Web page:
President George W. Bush continues to serve as a punching bag for prominent members of the media when attempting to absolve president Barack Obama and his administration of fault for virtually any outcome resulting from his policies which is perceived as suboptimal. On Friday, Meet the Press anchor David Gregory engaged in this dubious pasttime when he determined that – in spite of an intensive, years-long diplomatic outreach effort on the part of the Obama administration – the fact that Russian President Vladimir Putin cannot be trusted is “the great, exposed lie of the Bush administration.”
MSNBC host Andrea Mitchell began the segment by observing that Putin’s decision to ignore “personal calls from President Obama” to extradite National Security Agency leaker Edward Snowden amounts to Russia’s latest “slap in the face” to the U.S and its interests.
“The difficulty is you’re not dealing with somebody that you can trust,” Gregory observed. “That was the great exposed lie of the Bush administration, is that the U.S. really can’t trust Putin.”
Gregory must have entirely forgotten the vaunted “reset” with Russia that the Obama administration regarded as one of their most pressing diplomatic priorities when taking office in 2009. Gregory must have forgotten his interview with then Secretary of State Hillary Clinton in the summer of that year where she detailed the steps the administration planned to take to execute that “reset.”
Beginning almost immediately, this White House’s efforts to achieve a diplomatic breakthrough with Russia were almost entirely unilateral. One of the Obama administration’s first steps were to cancel plans for radar and interceptor missile installations in the Czech Republic and Poland – defensive installations which Russia had insisted threatened their security. Though it greatly angered America’s Central European partners, the Obama administration sacrificed this commitment on the altar of the “reset.”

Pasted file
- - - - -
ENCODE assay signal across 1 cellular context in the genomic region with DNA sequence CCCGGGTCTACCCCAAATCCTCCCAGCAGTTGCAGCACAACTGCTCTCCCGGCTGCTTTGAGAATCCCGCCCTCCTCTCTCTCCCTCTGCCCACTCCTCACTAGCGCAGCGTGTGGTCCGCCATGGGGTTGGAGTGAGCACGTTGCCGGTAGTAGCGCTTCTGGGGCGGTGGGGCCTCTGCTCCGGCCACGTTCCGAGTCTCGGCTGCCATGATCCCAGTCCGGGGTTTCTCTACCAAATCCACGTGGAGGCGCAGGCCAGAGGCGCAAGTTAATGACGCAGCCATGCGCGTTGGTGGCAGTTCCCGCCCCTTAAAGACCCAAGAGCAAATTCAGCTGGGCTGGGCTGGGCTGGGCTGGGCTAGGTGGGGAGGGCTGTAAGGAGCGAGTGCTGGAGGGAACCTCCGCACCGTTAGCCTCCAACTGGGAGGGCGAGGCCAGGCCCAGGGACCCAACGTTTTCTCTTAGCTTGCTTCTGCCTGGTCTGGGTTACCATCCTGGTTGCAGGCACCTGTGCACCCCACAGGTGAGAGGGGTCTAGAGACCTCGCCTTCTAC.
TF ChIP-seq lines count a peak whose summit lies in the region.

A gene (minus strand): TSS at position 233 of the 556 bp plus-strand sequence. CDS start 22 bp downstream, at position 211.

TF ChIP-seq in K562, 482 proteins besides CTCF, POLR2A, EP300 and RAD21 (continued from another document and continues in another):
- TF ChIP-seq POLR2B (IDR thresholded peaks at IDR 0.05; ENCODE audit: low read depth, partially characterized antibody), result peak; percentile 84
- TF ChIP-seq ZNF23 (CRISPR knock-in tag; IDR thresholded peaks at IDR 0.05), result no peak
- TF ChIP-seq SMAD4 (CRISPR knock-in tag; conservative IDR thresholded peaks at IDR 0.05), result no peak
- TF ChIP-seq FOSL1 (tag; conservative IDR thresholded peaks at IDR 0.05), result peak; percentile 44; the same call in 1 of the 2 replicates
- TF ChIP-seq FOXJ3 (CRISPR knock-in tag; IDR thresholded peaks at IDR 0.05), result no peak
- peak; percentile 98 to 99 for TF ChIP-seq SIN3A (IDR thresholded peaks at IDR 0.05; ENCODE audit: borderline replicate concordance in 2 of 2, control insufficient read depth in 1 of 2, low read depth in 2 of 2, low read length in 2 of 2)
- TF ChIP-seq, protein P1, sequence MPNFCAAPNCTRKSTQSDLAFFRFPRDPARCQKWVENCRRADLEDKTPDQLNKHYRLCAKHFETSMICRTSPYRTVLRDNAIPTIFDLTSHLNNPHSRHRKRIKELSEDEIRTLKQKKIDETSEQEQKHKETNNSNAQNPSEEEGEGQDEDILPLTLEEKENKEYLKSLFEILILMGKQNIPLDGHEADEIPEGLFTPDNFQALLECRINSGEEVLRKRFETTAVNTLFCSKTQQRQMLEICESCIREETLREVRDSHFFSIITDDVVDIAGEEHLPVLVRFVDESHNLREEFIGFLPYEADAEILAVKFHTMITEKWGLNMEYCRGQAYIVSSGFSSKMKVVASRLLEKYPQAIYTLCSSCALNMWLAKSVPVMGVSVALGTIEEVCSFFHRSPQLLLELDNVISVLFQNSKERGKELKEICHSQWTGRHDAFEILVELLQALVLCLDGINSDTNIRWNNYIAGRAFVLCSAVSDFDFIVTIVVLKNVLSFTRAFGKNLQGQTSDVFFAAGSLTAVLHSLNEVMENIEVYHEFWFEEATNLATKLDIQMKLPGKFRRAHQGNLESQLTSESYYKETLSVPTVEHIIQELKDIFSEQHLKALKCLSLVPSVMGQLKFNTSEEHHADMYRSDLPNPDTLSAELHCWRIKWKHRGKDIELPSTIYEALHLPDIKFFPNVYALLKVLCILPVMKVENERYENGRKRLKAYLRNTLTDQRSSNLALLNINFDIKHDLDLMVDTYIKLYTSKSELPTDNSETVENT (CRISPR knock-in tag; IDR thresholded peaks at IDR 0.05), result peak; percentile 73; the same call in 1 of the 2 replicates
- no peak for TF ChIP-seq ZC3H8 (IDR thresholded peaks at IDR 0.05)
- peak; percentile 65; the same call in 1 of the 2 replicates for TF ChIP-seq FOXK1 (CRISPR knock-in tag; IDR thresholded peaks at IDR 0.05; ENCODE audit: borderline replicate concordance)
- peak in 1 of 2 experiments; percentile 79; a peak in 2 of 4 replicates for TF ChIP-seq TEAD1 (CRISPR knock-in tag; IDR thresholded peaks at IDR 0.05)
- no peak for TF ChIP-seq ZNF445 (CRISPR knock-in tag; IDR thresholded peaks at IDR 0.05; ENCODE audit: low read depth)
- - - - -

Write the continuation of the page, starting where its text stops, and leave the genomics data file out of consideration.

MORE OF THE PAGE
They went ahead and unilaterally reduced America’s nuclear weapons and fissile material stockpile. The concession that the Russians gave were to commit to decommissioning many of their strategic ICBMs, SLBMs, and bombers – the vast majority of which were slated to be removed from service anyway.
Russia’s responses to these good faith overtures were to block any action in the United Nations to prevent Iran from developing a nuclear weapon, to support and arm Bashar al-Assad’s bloody regime in Syria, halt the adoption of needy Russian infants by American families, and to harbor Snowden as a fugitive from American justice.
In February, the New York Times reported that the administration – frustrated by the lack of reciprocity from Russia and an increase in that nation’s violations of human rights – abandon negotiations to sign a New START nuclear arms treaty and quietly shifted its to a policy of “disengagement” from Russia.
There is a “great, exposed lie” here, but it is not one of the Bush administration’s making. While Obama’s predecessor certainly had his failures when dealing with Putin’s Russia, the craven and brazen claim that Putin is not an honest broker having somehow been exposed as a “lie” of the Bush-era is beyond comprehension.
Anti-Russian sentiment is as high and bipartisan in Congress as it has been in a generation. Lawmakers and administration officials alike are calling for everything from a boycott of the 2014 Olympics in Sochi to the abandonment of the G-20 Summit in St. Petersburg. The Obama administration has presided over this spectacular collapse of bilateral relations – but, of course, it’s Bush’s “lie” that has been exposed.
Russia has been attempting to get the West’s attention with its hostile actions for some time. Now that they have it, it is important for the United States to reengage Russia in a realistic way. The only “great, exposed lie” is Gregory’s effort to sugarcoat how naively the Obama administration approached relations with Moscow and how chastened they are by that experience today.
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